A couple of rock bands have issued an electric guitar version of the main love theme, arranged by 'The Shadows'.

If you pick up the European 'Eureka' DVD, a stand-alone MFX track is included.

 
 Posted:   Dec 1, 2011 - 8:33 AM   
 By:   Jörn   (Member)

Thank you for the informations.

Maybe this strange combination of composers and mixes of the score make it for the labels so hard (and maybe uninteresting), to release a complete version.

Well, but maybe some day...

 
 Posted:   Dec 1, 2011 - 10:35 AM   
 By:   Yavar Moradi   (Member)

The War Lord is one that James Fitzpatrick talked about wanting to tackle in complete form...that is before he recently announced that Quo Vadis would probably be his last Tadlow re-recording.

Maybe Luc at Prometheus could finance this one? It sounds like it might actually fit on one disc...

Yavar

 
 Posted:   Dec 1, 2011 - 4:27 PM   
 By:   Mr. Marshall   (Member)

well, WAR LORD just showed up in the used bin.....
hmmmmmmmmmmmm
smile

 
 
 Posted:   Dec 1, 2011 - 4:53 PM   
 By:   dan the man   (Member)

TO JORN- Yeah, i remember that LP of The proud rebel, sounds lousy, being a good businessman i warned my customers about that one.

 
 Posted:   Dec 1, 2011 - 7:18 PM   
 By:   Ray Worley   (Member)

Salter's pieces overwhelm the score and change its nature though, and any reconstruction needs to trim them.



Salter's music is different, but cannot possibly "overwhelm" Moross' superb music. I totally disagree that the Salter pieces should not be represented in any reconstruction. They are a part of the final score and use Moross' themes. They don't deserve to be dismissed.

Salter is not in the same league with Moross, but his contribution to THE WAR LORD is among his better work...probably due to the quality of the film...far and above the stuff he usually worked on.

Just to add my 2 cents, it is hard to express just how wonderful this score is. While keeping true to that "Moross sound" that is familiar from Americana scores like THE BIG COUNTRY or VALLEY OF GWANGI, it perfectly captures a medieval tone and lush romanticism. Perfection.

 
 
 Posted:   Dec 1, 2011 - 8:45 PM   
 By:   Preston Neal Jones   (Member)

Comparisons, as they say, are odious, and I prefer to think of composers of the caliber of Salter or Moross as each being suis generis. I bow to no one in my love and admiration for THE BIG COUNTRY, but I'd hate to have to live in a world that didn't also include BEND OF THE RIVER. And no one ever topped Salter and Skinner at bringing all those Universal B-horrors up to a higher level.

That said. permit me to put my oral historian hat on and share what little I can of Hans Salter's memories of THE WAR LORD. If the tone of the battle scenes' music seems not of-a-piece with the rest of the score, that is deliberate, and due to explicit instructions from the studio. At least, that's the way Hans remembered it. He told me that the executives were concerned that their film was not shaping up to be quite the Heston epic they were expecting, and they found the Moross score to be just a little too "soft" for the kind of picture they had in mind. (Never mind, of course, what Mr. Schaffner may have had in mind.)

As difficult as it may be to imagine in retrospect, Universal actually contracted to have Hans on hand while Alex North was scoring SPARTACUS, as a precaution in case North fell behind schedule. As we know, of course, this rescue never became necessary, and thank God for that. Similarly, Hans was brought in on THE WAR LORD. The schedule was getting tight, as I recall Hans telling me, and they assigned him to score the battle scenes. They definitely shared with him their concerns about the "soft" Moross score, and they gave Hans the prime directive to beef up the score with the battle scenes, to give the score "more balls" -- you should excuse the expression. Assessing the final result, Hans did feel that the battle scenes, with his music, gave the film somethying of a lift that it didn't have before.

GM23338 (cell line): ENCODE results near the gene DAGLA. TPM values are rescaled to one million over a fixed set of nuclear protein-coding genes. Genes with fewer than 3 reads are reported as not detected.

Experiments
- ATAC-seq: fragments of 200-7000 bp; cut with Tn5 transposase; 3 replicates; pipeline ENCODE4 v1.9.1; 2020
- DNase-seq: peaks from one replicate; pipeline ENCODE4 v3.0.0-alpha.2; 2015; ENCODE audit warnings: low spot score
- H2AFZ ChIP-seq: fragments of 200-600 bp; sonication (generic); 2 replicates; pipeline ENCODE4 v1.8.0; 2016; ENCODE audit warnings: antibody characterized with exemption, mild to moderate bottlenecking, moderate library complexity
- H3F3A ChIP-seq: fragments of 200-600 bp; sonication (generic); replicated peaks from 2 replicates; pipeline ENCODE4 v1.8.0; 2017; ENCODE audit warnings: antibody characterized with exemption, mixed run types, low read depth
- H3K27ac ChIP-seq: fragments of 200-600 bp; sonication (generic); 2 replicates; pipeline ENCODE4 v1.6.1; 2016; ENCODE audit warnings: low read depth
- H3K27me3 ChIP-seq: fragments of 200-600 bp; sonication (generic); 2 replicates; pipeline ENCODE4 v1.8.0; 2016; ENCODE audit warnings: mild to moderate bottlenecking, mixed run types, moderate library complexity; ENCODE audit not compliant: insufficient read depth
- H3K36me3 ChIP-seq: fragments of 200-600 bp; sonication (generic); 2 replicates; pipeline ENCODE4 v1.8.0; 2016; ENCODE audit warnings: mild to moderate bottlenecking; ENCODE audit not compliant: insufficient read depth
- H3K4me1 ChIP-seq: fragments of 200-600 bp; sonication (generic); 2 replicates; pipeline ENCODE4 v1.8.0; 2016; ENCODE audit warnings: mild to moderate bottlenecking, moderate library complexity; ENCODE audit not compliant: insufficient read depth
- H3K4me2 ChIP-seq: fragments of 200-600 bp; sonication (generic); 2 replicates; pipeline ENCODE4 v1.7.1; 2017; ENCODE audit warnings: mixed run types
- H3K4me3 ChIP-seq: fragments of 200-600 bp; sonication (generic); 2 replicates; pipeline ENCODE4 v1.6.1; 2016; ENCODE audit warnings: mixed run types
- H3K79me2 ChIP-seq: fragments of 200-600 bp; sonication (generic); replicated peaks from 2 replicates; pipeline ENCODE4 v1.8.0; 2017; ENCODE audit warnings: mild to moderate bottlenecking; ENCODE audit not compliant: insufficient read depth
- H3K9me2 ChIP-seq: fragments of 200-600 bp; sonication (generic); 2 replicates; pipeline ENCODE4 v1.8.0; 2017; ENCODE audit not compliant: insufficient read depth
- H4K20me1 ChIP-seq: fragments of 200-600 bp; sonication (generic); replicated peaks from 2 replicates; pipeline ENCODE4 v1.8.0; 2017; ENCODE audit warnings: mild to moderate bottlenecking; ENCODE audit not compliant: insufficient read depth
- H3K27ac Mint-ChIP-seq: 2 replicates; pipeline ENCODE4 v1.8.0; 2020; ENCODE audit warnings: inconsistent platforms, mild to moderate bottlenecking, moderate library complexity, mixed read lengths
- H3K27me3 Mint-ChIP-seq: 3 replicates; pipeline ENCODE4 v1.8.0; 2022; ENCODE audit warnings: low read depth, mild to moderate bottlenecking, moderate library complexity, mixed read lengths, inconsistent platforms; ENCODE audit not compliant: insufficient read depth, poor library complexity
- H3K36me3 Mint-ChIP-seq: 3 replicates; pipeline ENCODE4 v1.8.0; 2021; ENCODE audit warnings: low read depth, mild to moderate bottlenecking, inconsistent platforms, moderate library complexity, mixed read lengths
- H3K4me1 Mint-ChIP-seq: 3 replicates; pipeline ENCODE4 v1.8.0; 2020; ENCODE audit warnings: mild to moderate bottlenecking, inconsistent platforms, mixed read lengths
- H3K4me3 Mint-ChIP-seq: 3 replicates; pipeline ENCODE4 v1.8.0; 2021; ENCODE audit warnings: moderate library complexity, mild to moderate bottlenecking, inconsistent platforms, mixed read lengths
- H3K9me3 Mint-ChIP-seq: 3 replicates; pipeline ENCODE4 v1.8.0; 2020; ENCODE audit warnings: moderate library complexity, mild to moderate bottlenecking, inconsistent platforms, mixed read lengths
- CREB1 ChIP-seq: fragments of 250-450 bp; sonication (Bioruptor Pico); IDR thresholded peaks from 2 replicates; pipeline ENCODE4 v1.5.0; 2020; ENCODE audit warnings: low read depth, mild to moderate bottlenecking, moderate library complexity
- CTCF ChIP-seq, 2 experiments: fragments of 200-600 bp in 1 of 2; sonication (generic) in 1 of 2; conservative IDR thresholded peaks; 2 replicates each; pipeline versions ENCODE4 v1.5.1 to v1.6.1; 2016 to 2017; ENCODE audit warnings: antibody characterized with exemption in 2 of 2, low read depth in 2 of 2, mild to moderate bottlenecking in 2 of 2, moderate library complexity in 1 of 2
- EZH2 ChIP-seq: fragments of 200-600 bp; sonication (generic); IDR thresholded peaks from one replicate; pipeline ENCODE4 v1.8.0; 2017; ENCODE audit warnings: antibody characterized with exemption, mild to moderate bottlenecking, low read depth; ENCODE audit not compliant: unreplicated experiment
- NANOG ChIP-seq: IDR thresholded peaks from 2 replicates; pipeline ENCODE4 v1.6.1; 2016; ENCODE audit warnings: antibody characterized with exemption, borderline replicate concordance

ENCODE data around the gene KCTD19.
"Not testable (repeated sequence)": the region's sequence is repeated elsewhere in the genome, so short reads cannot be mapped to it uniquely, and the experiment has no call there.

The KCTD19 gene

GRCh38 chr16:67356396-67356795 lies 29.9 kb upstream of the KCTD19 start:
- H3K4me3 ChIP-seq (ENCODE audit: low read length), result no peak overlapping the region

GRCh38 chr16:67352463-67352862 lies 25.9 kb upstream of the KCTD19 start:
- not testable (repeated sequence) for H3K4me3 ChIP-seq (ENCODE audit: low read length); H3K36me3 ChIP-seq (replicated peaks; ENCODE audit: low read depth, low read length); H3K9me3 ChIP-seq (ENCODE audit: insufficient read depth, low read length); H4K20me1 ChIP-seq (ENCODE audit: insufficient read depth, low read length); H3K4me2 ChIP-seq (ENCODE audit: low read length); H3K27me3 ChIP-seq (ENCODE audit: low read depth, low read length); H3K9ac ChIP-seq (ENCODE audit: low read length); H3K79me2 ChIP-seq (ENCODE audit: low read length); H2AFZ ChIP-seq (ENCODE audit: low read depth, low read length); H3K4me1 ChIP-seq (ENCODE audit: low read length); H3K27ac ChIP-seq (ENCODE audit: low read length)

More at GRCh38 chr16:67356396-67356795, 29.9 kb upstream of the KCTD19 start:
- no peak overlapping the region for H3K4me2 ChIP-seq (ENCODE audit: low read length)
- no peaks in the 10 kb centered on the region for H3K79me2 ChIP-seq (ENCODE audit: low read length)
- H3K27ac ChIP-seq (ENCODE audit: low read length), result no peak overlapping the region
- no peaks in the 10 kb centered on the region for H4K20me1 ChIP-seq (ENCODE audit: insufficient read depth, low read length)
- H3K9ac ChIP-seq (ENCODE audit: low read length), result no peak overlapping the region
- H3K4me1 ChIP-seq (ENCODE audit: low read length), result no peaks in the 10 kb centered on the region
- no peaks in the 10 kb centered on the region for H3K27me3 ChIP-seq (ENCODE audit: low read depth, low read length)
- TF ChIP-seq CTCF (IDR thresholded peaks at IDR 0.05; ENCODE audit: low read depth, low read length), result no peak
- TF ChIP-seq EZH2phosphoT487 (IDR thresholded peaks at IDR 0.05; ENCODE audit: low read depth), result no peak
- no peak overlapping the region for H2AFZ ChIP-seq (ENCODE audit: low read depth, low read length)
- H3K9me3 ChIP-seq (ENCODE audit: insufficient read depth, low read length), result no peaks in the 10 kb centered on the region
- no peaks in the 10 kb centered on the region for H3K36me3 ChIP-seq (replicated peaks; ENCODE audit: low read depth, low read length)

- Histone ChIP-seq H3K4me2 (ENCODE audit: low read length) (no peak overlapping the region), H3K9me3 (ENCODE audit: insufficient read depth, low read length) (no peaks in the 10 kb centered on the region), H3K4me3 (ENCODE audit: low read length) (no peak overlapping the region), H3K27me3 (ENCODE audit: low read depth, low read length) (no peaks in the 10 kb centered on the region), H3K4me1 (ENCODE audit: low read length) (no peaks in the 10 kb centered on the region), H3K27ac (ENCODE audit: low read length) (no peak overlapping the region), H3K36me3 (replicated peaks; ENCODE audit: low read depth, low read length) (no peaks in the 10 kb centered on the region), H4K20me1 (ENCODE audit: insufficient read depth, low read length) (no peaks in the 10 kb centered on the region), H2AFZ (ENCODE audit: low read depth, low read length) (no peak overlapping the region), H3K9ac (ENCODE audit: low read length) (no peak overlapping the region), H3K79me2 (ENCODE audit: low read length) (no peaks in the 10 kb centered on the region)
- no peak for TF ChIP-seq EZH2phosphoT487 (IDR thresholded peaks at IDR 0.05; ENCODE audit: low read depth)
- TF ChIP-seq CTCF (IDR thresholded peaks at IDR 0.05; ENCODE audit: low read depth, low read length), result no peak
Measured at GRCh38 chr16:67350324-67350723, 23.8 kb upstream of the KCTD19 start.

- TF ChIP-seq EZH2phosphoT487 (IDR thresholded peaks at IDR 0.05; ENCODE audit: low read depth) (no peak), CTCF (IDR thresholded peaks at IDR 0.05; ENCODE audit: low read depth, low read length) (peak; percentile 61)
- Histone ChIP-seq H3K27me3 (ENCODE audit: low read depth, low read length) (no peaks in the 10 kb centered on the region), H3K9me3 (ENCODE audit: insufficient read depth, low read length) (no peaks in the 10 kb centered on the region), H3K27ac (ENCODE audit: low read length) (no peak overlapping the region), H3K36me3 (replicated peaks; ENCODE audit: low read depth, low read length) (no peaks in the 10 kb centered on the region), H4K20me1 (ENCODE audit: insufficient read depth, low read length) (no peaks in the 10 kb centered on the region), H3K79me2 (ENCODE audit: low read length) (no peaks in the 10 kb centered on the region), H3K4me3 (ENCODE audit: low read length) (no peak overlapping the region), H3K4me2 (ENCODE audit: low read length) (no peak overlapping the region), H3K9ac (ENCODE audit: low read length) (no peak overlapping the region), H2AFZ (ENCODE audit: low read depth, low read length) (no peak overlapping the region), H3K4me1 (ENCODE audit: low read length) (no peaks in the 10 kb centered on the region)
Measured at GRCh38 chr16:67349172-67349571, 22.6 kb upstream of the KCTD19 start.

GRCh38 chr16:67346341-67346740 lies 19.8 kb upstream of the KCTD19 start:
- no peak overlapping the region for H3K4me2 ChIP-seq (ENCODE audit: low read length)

Others may now differ, of course. But that's Hans's version of those events, for what it's worth.

 
 Posted:   Dec 2, 2011 - 6:22 AM   
 By:   WILLIAMDMCCRUM   (Member)

Salter's music is different, but cannot possibly "overwhelm" Moross' superb music. I totally disagree that the Salter pieces should not be represented in any reconstruction. They are a part of the final score and use Moross' themes. They don't deserve to be dismissed.


There are many ways to overwhelm, not just quality. You can overwhelm in terms of dead weight and amplitude. I did not say they should not be represented. I said they need trimmed.

I'm basing this on the fact that I tried, in hyper-nerdsville mode, to 'reconstruct' the score for my own listening by splicing the Varese album, the Silva suite, and the MFX tracks from the DVD.

It didn't work, because the Salter battle music goes on too long, is very repetitive, and changes the whole nature of the score. I used to think as you do, because I ASSUMED what you're assuming, but this is a very delicate and precise feel that is required for that film, and though Salter's passages work well in the intimate scenes like Draco's death, overall, taking the battle scenes into account, as a listening stand-alone experience they capsize the ship. It's different when you hear the whole thing AS AN ALBUM. Remember too that Salter was a great orchestrator, but he's arranging Moross' own thematic material here for the most part.

Remember too that some battle scenes were added by the studio to make the thing more 'action-packed', and that those scenes needed music. The presence of that music then has the effect of padding out the thing with excess baggage from scenes that are themselves excess baggage from the 'concept' of the film, which is otherwise a very haunting one.